Old Aquascutum factory is reinvented as The Clothing Works

One of the UK’s largest clothing manufacturing units is now under new ownership and ready to take on fresh challenges

The Clothing Works
The Clothing Works

Last Friday I had the pleasure of being invited to the old Aquascutum factory in Corby, Northamptonshire; now open for business again under new owners, and re-inventing itself as one of the biggest CMT* units in Britain. Here is a how it went:

When the administrators were called into Aquascutum a year ago one of the first things that they did was close down the company’s UK manufacturing base in Corby. On the morning of Thursday 19th April 2012 over 100 highly skilled clothing workers were told that not only were they losing their jobs, but also that they would not be paid for the work that they had done that month. In fact I wrote an article at the time saying how short sighted I thought it was of the administrators to instantly discard one of the company’s biggest assets, especially given the increasing demand for UK clothing production.

When the business was subsequently sold to the Chinese they didn’t want the factory either, and so it was put up for sale separately, many thinking that the machinery would be sold off and shipped abroad. So it was marvellous to hear 3 months later that the entire factory and all of its contents had been bought by Swaine Adeney Brigg, the British luxury leathergoods company. Just a few weeks later, nearly 30 of the original staff walked back through the doors of the building; ready to start work on making clothing again. “It was like nothing had changed, and yet everything was different”, says Alison Gardener, now reinstated as production and technical supervisor. “I had worked for Aquascutum for 28 years, and like many it was all I had ever known. I did find work after I was laid off, but it was not in garment manufacturing”. Alison is now one of 35 staff back at work and ready to take on new challenges.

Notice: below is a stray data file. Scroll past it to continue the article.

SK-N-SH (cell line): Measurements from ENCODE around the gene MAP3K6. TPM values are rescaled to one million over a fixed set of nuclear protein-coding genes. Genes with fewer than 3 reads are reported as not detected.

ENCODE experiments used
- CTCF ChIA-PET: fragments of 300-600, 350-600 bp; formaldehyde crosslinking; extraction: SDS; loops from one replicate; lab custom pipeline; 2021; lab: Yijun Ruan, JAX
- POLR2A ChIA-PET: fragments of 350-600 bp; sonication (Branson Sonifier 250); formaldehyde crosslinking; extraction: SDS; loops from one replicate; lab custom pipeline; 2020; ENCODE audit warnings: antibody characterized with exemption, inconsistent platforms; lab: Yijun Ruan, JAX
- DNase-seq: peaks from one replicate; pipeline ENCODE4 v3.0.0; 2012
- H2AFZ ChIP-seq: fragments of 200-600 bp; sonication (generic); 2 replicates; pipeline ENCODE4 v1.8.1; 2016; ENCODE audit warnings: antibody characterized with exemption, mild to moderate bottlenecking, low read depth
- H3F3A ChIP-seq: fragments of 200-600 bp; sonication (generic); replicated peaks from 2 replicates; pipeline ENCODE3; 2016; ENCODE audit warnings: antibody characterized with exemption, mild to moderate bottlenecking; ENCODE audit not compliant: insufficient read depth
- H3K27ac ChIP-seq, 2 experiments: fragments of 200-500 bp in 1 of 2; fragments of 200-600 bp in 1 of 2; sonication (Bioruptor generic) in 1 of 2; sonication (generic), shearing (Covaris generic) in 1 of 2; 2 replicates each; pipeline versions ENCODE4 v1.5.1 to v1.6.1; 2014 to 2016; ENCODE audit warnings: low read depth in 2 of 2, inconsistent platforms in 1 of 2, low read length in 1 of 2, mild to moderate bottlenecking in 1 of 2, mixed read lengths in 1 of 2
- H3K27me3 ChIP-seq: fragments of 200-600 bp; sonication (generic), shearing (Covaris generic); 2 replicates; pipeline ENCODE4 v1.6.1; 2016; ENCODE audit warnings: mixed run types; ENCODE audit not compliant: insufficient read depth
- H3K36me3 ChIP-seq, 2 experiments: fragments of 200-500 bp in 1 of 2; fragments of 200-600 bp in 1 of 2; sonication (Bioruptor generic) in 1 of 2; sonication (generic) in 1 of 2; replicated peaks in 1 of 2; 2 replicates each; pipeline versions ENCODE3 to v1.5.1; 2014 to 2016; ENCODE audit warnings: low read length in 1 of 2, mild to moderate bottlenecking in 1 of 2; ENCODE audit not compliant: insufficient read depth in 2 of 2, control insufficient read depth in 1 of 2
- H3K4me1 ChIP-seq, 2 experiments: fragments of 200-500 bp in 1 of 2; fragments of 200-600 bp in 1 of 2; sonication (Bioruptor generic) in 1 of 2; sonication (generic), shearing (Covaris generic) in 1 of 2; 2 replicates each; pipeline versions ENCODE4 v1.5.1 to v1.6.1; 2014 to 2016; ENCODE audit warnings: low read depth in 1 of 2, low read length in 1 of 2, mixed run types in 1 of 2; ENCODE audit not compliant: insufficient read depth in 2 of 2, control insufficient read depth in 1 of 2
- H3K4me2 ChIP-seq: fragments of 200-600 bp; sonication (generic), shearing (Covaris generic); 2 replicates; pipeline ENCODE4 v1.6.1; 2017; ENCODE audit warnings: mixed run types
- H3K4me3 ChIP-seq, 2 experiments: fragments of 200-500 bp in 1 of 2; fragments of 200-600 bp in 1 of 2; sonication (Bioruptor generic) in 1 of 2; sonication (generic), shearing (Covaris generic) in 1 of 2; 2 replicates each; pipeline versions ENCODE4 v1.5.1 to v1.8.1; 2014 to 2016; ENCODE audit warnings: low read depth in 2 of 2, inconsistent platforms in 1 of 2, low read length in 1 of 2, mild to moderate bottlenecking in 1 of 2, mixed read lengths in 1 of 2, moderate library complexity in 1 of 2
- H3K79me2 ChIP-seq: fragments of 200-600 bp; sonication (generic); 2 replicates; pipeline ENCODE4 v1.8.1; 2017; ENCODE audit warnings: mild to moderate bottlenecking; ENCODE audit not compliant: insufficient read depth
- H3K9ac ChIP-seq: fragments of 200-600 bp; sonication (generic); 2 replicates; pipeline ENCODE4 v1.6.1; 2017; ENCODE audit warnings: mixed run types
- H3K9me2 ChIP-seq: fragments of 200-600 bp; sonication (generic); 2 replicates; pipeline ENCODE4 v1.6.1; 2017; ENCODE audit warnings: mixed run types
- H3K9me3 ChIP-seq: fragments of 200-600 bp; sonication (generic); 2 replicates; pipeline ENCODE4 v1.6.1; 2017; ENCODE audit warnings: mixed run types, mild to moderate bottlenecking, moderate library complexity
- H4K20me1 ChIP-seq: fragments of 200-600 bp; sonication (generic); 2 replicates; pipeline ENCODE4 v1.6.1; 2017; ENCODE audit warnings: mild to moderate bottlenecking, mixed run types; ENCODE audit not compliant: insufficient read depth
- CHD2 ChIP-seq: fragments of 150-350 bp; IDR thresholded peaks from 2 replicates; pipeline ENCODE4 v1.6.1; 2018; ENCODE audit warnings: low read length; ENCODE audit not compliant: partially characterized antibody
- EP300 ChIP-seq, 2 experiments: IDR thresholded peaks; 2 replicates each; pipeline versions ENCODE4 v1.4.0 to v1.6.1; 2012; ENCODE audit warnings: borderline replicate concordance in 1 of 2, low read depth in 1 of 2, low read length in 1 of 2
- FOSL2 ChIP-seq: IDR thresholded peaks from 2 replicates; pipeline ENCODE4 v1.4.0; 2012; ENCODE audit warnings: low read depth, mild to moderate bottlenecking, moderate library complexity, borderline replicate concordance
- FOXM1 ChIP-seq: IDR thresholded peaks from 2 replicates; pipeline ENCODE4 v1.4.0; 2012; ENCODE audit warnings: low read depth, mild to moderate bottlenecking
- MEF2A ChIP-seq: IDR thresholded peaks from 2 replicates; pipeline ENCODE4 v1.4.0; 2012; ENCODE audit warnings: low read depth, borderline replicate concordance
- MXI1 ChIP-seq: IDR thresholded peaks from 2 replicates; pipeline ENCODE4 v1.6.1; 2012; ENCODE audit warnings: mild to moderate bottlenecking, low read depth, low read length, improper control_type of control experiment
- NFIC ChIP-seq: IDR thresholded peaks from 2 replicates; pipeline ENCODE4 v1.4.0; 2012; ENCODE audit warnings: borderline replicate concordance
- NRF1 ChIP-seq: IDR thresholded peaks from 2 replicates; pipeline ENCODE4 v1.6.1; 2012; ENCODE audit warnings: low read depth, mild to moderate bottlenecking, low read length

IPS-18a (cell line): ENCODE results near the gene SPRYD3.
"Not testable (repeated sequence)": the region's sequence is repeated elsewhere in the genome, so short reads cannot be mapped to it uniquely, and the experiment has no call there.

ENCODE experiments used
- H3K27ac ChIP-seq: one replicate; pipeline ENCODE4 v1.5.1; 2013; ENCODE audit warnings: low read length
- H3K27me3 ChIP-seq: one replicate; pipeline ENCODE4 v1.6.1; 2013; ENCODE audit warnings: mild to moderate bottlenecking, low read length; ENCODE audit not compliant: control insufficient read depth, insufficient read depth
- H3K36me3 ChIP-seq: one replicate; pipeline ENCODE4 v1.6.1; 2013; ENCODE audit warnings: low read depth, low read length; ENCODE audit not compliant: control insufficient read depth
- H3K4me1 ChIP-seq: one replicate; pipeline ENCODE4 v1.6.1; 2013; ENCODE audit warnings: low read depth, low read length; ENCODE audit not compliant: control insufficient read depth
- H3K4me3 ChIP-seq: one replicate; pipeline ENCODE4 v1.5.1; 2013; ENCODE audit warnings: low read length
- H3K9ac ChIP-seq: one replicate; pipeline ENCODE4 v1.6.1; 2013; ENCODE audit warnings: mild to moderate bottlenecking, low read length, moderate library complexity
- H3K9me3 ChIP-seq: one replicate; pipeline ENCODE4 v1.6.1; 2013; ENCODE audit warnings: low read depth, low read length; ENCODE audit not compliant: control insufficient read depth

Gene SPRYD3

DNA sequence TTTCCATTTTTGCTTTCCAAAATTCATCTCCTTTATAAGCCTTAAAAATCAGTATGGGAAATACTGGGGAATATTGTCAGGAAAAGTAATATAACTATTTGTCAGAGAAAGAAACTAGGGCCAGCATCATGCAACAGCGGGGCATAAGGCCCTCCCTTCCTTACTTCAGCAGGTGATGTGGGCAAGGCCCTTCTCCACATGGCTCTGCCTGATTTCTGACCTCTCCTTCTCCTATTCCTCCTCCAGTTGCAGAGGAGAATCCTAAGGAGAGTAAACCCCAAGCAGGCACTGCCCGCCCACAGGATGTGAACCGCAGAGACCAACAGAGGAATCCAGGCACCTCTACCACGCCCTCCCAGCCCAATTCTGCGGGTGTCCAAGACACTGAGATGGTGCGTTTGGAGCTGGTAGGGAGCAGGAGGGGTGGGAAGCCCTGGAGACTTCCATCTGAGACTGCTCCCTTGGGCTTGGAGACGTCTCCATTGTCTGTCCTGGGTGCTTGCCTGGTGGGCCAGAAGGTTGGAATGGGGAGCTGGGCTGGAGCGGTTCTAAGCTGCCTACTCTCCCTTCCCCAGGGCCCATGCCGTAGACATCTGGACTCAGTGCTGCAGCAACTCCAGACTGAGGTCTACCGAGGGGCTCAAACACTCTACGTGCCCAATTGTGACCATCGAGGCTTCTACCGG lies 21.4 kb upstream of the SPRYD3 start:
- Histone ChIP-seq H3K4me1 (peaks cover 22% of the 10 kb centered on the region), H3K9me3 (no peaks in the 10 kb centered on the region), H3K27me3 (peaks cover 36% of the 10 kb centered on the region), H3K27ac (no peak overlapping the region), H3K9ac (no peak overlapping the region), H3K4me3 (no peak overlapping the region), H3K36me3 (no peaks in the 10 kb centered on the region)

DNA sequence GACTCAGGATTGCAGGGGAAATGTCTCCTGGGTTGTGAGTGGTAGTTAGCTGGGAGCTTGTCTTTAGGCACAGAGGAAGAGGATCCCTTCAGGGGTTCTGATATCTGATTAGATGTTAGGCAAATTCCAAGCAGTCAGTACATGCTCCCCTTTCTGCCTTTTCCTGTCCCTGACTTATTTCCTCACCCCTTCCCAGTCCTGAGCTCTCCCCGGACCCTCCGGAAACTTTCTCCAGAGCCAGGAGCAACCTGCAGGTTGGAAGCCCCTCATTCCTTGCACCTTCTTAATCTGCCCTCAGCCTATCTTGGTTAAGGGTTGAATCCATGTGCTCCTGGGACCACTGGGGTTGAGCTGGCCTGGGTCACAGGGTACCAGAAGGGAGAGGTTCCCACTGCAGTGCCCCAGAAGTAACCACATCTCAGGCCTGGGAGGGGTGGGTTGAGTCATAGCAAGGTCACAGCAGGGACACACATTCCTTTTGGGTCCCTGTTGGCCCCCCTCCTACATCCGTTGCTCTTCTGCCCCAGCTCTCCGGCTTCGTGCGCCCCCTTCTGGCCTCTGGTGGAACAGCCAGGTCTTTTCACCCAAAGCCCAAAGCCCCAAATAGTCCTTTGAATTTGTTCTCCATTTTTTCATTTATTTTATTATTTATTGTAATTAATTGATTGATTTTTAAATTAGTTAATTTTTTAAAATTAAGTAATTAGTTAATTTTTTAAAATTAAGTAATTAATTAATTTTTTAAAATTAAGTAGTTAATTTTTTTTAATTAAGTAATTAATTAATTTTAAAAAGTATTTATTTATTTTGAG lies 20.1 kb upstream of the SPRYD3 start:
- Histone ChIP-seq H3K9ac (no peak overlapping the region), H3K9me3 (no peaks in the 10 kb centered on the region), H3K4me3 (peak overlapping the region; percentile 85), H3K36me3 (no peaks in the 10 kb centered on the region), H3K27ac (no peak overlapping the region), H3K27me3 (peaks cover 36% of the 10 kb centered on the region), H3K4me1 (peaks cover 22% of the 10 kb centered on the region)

The Clothing Works
Machines in the factory’s design room still have their auction tickets on

Now producing for other clients, as well as for Aquascutum, the new owners have renamed the factory The Clothing Works, and it is managed by Alistair Rowan, a former technical director for Jaeger, who knew the factory well, having spent three years there just before it closed when Aquascutum was owned by Jaeger. Alistair has been charged with breathing life back into the business, and that includes finding new clients in order to keep the machines buzzing and to be able to take back more of the original machinists. He invited me down to have a look, having been told of the work that I do helping find factories for designers to work with, and when I walked into the place last Friday I was gobsmacked by its sheer scale and potential. The production floor occupies 32,000 square feet, with machines as far as the eye can see, and is possibly one, if not THE, largest single-floor clothing manufacturing units in the country. Not only that, but the machinery and technology that the company has at its disposable is incredible, much of which is currently not even put to use.